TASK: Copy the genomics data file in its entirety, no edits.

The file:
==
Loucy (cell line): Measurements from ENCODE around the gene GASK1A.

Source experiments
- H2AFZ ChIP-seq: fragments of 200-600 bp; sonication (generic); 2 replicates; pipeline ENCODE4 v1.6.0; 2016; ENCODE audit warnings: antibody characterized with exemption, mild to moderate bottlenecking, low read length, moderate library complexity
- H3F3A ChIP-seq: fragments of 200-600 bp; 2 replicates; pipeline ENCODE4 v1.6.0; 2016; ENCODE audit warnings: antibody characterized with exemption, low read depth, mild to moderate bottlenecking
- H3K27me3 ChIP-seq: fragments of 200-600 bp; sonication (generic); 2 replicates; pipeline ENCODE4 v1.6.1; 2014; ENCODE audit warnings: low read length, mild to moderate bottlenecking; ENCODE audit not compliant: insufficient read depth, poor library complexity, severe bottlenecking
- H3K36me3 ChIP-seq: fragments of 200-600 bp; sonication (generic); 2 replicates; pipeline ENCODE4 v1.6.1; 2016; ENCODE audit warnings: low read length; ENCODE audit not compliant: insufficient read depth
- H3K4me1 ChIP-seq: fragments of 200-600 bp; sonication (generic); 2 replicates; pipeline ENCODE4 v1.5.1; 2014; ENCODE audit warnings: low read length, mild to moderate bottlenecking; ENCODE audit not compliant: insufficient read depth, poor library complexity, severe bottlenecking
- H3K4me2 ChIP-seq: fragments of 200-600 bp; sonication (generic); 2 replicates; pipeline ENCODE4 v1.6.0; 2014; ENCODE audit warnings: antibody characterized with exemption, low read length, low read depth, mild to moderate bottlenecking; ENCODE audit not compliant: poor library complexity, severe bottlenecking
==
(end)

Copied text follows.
Loucy (cell line): Measurements from ENCODE around the gene GASK1A.

Source experiments
- H2AFZ ChIP-seq: fragments of 200-600 bp; sonication (generic); 2 replicates; pipeline ENCODE4 v1.6.0; 2016; ENCODE audit warnings: antibody characterized with exemption, mild to moderate bottlenecking, low read length, moderate library complexity
- H3F3A ChIP-seq: fragments of 200-600 bp; 2 replicates; pipeline ENCODE4 v1.6.0; 2016; ENCODE audit warnings: antibody characterized with exemption, low read depth, mild to moderate bottlenecking
- H3K27me3 ChIP-seq: fragments of 200-600 bp; sonication (generic); 2 replicates; pipeline ENCODE4 v1.6.1; 2014; ENCODE audit warnings: low read length, mild to moderate bottlenecking; ENCODE audit not compliant: insufficient read depth, poor library complexity, severe bottlenecking
- H3K36me3 ChIP-seq: fragments of 200-600 bp; sonication (generic); 2 replicates; pipeline ENCODE4 v1.6.1; 2016; ENCODE audit warnings: low read length; ENCODE audit not compliant: insufficient read depth
- H3K4me1 ChIP-seq: fragments of 200-600 bp; sonication (generic); 2 replicates; pipeline ENCODE4 v1.5.1; 2014; ENCODE audit warnings: low read length, mild to moderate bottlenecking; ENCODE audit not compliant: insufficient read depth, poor library complexity, severe bottlenecking
- H3K4me2 ChIP-seq: fragments of 200-600 bp; sonication (generic); 2 replicates; pipeline ENCODE4 v1.6.0; 2014; ENCODE audit warnings: antibody characterized with exemption, low read length, low read depth, mild to moderate bottlenecking; ENCODE audit not compliant: poor library complexity, severe bottlenecking